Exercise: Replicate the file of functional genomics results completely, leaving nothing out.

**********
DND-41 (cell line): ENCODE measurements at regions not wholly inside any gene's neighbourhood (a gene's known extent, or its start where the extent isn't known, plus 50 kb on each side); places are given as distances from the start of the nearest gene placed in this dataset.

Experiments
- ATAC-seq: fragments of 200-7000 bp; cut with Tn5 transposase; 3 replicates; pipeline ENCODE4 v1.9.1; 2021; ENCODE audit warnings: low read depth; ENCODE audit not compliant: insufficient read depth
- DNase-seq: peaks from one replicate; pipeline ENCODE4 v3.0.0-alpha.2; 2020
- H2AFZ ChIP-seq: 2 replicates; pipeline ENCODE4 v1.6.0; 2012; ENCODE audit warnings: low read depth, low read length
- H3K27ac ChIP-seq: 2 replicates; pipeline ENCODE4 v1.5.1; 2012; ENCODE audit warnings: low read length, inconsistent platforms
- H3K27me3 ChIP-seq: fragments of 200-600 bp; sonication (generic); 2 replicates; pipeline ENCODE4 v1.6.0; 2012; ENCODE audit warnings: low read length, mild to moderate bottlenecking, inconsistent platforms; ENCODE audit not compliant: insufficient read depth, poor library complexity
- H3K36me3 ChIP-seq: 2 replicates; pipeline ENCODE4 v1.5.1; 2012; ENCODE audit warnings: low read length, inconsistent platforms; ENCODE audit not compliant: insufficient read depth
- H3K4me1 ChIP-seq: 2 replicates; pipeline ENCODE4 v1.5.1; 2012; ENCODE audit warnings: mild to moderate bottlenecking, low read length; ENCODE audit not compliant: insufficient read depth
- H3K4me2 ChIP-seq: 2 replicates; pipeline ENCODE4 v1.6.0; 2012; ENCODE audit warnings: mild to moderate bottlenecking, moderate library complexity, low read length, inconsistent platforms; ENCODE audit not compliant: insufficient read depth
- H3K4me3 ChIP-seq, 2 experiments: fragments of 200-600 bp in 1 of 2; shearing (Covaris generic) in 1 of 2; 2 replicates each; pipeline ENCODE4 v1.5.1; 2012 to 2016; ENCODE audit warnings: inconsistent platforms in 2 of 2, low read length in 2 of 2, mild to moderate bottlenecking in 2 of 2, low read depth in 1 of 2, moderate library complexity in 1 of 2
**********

DND-41 (cell line): ENCODE measurements at regions not wholly inside any gene's neighbourhood (a gene's known extent, or its start where the extent isn't known, plus 50 kb on each side); places are given as distances from the start of the nearest gene placed in this dataset.

Experiments
- ATAC-seq: fragments of 200-7000 bp; cut with Tn5 transposase; 3 replicates; pipeline ENCODE4 v1.9.1; 2021; ENCODE audit warnings: low read depth; ENCODE audit not compliant: insufficient read depth
- DNase-seq: peaks from one replicate; pipeline ENCODE4 v3.0.0-alpha.2; 2020
- H2AFZ ChIP-seq: 2 replicates; pipeline ENCODE4 v1.6.0; 2012; ENCODE audit warnings: low read depth, low read length
- H3K27ac ChIP-seq: 2 replicates; pipeline ENCODE4 v1.5.1; 2012; ENCODE audit warnings: low read length, inconsistent platforms
- H3K27me3 ChIP-seq: fragments of 200-600 bp; sonication (generic); 2 replicates; pipeline ENCODE4 v1.6.0; 2012; ENCODE audit warnings: low read length, mild to moderate bottlenecking, inconsistent platforms; ENCODE audit not compliant: insufficient read depth, poor library complexity
- H3K36me3 ChIP-seq: 2 replicates; pipeline ENCODE4 v1.5.1; 2012; ENCODE audit warnings: low read length, inconsistent platforms; ENCODE audit not compliant: insufficient read depth
- H3K4me1 ChIP-seq: 2 replicates; pipeline ENCODE4 v1.5.1; 2012; ENCODE audit warnings: mild to moderate bottlenecking, low read length; ENCODE audit not compliant: insufficient read depth
- H3K4me2 ChIP-seq: 2 replicates; pipeline ENCODE4 v1.6.0; 2012; ENCODE audit warnings: mild to moderate bottlenecking, moderate library complexity, low read length, inconsistent platforms; ENCODE audit not compliant: insufficient read depth
- H3K4me3 ChIP-seq, 2 experiments: fragments of 200-600 bp in 1 of 2; shearing (Covaris generic) in 1 of 2; 2 replicates each; pipeline ENCODE4 v1.5.1; 2012 to 2016; ENCODE audit warnings: inconsistent platforms in 2 of 2, low read length in 2 of 2, mild to moderate bottlenecking in 2 of 2, low read depth in 1 of 2, moderate library complexity in 1 of 2